2139: "Email Settings"

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Re: 2139: "Email Settings"

Postby Quizatzhaderac » Fri Apr 26, 2019 8:13 pm UTC

Also, in English, there are irregular nouns that aren't pluralized that are a completely different category than mass nouns.

For example, Sheep are clearly discreet, countable entities, but we just on't have separate plural and singular forms. ("One sheep" makes sense in a way "one duration" doesn't.)
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Re: 2139: "Email Settings"

Postby Pfhorrest » Fri Apr 26, 2019 10:21 pm UTC

"One duration" makes sense to me; a duration being a period of time.
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Re: 2139: "Email Settings"

Postby orthogon » Mon Apr 29, 2019 1:20 pm UTC

I prefer to mis-analyse emoji as a Latin plural and backform the singular emojus. The backformed Italian singular emojo has something going for it too, but ought really to be spelled emogio.
Last edited by orthogon on Tue Apr 30, 2019 8:39 am UTC, edited 1 time in total.
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Re: 2139: "Email Settings"

Postby Quizatzhaderac » Mon Apr 29, 2019 8:49 pm UTC

Pfhorrest wrote:"One duration" makes sense to me; a duration being a period of time.
Fair enough, it makes a kind of sense, as an abstract. But think about the sentence "three sheep were in the petting zoo for four durations.", one wants to ask, which durations? Years, days, hours? There's no real question of how many sheep three is.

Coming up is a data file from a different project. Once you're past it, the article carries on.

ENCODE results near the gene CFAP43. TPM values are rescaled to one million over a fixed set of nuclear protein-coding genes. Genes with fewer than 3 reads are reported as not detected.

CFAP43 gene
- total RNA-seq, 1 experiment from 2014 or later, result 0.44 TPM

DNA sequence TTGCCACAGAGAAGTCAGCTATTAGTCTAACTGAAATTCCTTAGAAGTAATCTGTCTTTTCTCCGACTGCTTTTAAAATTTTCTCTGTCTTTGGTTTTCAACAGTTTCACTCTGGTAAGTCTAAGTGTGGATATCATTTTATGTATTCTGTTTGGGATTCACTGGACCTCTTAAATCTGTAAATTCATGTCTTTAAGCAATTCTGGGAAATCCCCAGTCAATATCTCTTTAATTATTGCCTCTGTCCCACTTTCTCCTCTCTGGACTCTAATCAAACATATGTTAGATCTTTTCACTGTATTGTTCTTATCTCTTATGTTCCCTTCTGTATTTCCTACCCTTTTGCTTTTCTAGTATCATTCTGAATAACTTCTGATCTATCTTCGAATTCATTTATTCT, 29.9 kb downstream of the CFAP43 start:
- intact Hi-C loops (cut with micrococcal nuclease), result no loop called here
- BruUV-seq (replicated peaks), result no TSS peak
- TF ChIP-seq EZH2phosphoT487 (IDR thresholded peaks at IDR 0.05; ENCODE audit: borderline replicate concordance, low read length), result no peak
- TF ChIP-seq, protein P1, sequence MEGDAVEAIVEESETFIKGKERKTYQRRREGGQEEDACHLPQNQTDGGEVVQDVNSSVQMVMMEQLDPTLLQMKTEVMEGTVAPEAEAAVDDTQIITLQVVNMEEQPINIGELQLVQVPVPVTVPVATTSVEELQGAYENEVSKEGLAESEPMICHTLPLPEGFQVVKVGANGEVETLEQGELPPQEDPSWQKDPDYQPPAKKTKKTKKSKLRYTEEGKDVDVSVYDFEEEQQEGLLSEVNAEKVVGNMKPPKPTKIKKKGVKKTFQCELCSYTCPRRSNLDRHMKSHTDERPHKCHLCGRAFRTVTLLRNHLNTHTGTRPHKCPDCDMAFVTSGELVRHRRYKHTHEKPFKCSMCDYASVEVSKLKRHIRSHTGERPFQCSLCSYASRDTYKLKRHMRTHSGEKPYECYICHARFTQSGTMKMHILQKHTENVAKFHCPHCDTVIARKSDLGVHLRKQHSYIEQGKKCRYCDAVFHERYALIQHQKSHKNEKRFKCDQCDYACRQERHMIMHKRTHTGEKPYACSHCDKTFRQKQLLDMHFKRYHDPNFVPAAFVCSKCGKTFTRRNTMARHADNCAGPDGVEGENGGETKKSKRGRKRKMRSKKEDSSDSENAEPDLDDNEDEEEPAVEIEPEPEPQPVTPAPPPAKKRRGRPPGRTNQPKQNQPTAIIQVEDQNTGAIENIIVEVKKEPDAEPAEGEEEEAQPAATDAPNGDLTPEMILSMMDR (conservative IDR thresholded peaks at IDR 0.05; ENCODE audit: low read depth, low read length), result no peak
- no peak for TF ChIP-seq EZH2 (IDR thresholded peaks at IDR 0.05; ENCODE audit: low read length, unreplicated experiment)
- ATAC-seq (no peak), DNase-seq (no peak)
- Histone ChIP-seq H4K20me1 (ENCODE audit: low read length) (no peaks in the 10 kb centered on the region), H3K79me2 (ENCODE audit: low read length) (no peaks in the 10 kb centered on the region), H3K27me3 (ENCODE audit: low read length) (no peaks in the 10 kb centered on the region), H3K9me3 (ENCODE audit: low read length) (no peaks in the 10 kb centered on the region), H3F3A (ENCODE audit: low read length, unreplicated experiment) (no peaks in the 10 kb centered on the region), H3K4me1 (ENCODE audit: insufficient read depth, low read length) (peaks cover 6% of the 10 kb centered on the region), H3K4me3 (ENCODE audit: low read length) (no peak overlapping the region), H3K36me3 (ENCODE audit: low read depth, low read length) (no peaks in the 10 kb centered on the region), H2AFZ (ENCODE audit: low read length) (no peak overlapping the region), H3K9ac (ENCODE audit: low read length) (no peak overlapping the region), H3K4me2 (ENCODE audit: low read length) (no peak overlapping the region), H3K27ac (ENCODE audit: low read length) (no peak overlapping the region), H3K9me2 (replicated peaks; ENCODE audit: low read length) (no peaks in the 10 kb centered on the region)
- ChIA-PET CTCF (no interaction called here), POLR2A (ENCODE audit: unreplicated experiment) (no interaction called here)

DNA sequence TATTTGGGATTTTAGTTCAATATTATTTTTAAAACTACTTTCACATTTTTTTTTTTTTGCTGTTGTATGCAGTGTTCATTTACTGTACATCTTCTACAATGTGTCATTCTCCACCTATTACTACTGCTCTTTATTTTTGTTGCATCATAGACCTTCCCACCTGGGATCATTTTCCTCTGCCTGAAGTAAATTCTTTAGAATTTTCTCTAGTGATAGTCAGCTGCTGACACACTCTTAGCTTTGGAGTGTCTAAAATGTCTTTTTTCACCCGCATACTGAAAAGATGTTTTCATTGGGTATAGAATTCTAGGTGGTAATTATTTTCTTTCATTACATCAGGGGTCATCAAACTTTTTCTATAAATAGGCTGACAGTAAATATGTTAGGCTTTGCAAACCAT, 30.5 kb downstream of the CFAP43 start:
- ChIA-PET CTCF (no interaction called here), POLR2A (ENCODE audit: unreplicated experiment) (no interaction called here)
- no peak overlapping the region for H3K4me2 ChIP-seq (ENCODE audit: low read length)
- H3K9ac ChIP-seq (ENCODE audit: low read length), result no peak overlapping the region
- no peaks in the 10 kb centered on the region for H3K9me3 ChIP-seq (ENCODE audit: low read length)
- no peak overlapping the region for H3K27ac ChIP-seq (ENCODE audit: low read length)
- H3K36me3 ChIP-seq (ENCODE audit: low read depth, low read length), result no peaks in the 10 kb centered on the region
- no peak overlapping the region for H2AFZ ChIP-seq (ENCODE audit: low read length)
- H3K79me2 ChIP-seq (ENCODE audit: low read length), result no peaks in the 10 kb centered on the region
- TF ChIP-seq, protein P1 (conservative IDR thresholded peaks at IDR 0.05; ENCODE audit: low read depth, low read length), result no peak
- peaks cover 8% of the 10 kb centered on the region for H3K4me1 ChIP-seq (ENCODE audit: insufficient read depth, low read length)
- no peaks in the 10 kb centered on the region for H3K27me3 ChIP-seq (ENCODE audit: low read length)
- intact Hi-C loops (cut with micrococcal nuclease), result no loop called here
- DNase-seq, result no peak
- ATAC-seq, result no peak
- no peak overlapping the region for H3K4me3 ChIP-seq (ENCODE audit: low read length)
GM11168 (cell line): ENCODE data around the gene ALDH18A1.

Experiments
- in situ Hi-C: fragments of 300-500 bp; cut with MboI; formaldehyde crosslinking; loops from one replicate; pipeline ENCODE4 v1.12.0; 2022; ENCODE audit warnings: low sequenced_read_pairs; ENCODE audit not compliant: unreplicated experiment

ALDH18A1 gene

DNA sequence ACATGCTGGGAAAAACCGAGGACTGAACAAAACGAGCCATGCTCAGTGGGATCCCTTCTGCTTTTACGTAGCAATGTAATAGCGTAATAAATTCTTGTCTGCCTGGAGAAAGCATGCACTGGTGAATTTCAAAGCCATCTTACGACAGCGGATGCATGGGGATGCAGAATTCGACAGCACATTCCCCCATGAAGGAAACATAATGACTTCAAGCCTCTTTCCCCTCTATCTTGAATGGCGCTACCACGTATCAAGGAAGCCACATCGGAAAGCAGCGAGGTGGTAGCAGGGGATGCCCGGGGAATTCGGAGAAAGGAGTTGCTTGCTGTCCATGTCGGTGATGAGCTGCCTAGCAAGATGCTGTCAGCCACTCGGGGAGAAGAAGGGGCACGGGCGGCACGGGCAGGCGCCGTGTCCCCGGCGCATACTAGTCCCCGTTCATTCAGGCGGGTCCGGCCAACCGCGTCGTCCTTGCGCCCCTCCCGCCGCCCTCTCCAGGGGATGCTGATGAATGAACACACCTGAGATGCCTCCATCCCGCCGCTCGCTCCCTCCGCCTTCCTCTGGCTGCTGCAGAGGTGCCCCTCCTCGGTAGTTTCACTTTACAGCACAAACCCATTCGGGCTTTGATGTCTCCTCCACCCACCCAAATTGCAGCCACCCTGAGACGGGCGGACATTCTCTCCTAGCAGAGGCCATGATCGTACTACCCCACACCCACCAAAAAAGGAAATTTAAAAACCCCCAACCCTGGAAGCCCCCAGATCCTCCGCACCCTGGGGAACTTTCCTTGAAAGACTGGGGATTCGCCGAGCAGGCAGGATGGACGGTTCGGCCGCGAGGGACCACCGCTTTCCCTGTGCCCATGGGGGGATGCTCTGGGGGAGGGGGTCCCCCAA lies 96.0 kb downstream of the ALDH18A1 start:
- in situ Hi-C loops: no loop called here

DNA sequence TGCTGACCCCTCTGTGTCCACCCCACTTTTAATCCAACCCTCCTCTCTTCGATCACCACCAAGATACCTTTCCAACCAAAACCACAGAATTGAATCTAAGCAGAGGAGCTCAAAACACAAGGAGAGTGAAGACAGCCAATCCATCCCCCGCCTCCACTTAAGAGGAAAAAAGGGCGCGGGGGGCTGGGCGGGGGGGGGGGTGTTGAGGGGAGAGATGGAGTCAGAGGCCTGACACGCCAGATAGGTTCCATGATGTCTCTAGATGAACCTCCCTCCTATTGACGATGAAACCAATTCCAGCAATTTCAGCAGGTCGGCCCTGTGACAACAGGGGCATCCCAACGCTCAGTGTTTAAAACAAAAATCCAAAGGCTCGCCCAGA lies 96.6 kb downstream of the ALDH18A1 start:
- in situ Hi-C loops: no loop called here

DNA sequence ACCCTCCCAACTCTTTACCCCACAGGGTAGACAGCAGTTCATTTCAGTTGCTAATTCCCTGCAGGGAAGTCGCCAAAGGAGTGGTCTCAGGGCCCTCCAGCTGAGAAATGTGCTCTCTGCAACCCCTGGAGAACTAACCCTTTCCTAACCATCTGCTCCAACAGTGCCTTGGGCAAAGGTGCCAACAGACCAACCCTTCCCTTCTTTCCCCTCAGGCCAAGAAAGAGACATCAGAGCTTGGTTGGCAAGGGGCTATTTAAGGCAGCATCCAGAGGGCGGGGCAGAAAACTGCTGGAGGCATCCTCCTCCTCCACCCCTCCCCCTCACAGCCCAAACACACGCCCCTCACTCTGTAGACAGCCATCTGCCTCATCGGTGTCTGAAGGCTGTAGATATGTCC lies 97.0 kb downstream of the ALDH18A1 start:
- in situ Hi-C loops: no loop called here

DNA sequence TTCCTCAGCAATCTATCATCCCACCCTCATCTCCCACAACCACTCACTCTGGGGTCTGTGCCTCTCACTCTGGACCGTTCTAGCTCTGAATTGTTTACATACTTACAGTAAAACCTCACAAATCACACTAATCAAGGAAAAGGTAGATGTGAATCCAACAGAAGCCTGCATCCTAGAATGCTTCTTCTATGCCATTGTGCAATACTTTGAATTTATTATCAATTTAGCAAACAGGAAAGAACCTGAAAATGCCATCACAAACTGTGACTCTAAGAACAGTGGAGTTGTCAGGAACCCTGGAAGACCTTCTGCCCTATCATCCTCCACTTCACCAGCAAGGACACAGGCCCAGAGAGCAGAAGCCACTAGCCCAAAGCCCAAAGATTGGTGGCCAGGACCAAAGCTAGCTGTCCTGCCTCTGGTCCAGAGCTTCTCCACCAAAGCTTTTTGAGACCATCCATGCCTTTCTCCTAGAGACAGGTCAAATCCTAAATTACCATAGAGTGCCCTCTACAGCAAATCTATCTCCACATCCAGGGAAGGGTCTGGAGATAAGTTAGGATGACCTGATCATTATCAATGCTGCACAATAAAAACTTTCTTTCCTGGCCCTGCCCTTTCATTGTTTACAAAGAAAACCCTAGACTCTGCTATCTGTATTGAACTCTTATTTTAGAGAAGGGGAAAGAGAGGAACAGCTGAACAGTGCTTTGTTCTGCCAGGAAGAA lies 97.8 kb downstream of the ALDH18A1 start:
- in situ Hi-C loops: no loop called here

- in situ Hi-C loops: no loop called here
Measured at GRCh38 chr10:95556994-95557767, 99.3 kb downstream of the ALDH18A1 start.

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Re: 2139: "Email Settings"

Postby ucim » Tue Apr 30, 2019 4:43 am UTC

Quizatzhaderac wrote:But think about the sentence "three sheep were in the petting zoo for four durations.", one wants to ask, which durations? Years, days, hours? There's no real question of how many sheep three is.

Three patients needed four units of blood apiece.

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Re: 2139: "Email Settings"

Postby orthogon » Tue Apr 30, 2019 8:38 am UTC

Quizatzhaderac wrote:But think about the sentence "three sheep were in the petting zoo for four durations.", one wants to ask, which durations? Years, days, hours? There's no real question of how many sheep three is.


Duration is still countable though, in that usage, if we permit it (which I'm not sure about, myself -- I'm hovering over the linguist's asterisk. OTOH I'd be completely happy with "please specify the durations of the meetings").